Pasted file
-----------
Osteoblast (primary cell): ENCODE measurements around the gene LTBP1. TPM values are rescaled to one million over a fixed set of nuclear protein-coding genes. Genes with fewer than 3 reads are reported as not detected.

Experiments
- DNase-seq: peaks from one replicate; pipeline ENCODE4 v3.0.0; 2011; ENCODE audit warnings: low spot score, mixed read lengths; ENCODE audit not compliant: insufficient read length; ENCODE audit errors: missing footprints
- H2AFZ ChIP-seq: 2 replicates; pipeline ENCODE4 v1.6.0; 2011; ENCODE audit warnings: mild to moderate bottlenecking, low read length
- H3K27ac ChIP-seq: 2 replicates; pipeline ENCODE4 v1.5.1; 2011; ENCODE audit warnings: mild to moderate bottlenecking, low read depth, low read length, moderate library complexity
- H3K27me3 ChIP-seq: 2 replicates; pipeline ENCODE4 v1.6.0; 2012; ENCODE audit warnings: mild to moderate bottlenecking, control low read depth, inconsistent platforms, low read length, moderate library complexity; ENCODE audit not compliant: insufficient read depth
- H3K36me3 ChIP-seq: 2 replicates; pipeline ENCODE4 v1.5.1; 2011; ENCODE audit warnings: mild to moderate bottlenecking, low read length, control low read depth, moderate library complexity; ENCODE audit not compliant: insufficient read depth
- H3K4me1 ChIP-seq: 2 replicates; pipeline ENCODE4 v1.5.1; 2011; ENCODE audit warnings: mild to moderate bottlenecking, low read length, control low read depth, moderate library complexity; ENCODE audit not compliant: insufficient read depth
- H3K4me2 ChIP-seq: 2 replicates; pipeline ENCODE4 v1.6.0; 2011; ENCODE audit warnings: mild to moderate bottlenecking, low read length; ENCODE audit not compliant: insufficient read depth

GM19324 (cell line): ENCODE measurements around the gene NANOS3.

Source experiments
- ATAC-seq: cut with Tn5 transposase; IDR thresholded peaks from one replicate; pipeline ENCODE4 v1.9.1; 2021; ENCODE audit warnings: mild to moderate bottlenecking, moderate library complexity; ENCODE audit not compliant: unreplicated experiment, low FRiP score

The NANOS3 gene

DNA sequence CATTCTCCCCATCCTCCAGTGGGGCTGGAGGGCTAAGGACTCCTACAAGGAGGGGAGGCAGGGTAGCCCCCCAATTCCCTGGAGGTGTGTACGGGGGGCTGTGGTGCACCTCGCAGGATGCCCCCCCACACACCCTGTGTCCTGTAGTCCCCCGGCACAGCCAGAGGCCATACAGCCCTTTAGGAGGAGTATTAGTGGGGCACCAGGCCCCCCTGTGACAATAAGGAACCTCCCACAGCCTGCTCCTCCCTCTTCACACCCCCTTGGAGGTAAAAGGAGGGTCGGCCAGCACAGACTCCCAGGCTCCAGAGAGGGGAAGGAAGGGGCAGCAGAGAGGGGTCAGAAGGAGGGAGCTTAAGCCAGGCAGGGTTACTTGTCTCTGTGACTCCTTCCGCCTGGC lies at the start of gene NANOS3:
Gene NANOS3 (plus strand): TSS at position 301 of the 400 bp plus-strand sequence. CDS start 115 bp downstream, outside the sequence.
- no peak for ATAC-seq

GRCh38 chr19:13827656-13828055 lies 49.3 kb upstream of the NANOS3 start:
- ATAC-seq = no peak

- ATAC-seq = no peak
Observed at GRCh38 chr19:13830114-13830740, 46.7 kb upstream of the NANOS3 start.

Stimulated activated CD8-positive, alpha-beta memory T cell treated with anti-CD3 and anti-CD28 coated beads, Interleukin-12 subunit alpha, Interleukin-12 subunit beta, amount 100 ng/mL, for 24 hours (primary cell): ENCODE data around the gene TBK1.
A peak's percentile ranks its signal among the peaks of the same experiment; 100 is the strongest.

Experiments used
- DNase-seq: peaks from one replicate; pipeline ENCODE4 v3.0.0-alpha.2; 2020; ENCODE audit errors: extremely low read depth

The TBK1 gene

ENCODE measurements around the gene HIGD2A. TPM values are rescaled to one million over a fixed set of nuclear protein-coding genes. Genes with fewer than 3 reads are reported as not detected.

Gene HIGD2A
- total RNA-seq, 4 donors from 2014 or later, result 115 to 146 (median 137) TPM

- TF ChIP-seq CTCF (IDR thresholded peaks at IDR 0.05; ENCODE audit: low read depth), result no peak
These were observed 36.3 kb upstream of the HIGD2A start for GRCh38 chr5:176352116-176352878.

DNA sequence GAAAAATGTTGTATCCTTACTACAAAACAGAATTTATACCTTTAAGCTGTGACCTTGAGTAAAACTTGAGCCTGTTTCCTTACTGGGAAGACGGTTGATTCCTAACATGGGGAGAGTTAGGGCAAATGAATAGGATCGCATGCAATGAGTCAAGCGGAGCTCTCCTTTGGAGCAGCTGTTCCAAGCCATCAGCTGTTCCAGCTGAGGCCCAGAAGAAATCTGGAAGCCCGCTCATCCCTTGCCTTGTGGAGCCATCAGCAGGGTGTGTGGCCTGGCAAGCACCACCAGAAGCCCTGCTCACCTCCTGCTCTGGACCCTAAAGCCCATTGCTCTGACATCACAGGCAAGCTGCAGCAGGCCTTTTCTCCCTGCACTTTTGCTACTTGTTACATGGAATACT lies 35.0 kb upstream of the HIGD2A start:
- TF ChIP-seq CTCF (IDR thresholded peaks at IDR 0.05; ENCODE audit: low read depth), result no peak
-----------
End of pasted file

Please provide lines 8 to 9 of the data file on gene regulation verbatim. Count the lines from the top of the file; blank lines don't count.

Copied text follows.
- H3K4me1 ChIP-seq: 2 replicates; pipeline ENCODE4 v1.5.1; 2011; ENCODE audit warnings: mild to moderate bottlenecking, low read length, control low read depth, moderate library complexity; ENCODE audit not compliant: insufficient read depth
- H3K4me2 ChIP-seq: 2 replicates; pipeline ENCODE4 v1.6.0; 2011; ENCODE audit warnings: mild to moderate bottlenecking, low read length; ENCODE audit not compliant: insufficient read depth